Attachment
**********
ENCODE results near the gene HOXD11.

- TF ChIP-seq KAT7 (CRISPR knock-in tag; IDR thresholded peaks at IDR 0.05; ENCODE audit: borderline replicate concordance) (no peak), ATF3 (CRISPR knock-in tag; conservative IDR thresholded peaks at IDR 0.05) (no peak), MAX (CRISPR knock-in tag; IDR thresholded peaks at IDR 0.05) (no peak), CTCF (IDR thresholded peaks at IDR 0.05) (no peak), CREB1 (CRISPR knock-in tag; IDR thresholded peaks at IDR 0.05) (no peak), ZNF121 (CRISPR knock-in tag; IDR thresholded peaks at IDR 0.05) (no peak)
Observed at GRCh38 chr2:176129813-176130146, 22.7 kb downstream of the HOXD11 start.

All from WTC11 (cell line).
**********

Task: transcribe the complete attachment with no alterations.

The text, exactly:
ENCODE results near the gene HOXD11.

- TF ChIP-seq KAT7 (CRISPR knock-in tag; IDR thresholded peaks at IDR 0.05; ENCODE audit: borderline replicate concordance) (no peak), ATF3 (CRISPR knock-in tag; conservative IDR thresholded peaks at IDR 0.05) (no peak), MAX (CRISPR knock-in tag; IDR thresholded peaks at IDR 0.05) (no peak), CTCF (IDR thresholded peaks at IDR 0.05) (no peak), CREB1 (CRISPR knock-in tag; IDR thresholded peaks at IDR 0.05) (no peak), ZNF121 (CRISPR knock-in tag; IDR thresholded peaks at IDR 0.05) (no peak)
Observed at GRCh38 chr2:176129813-176130146, 22.7 kb downstream of the HOXD11 start.

All from WTC11 (cell line).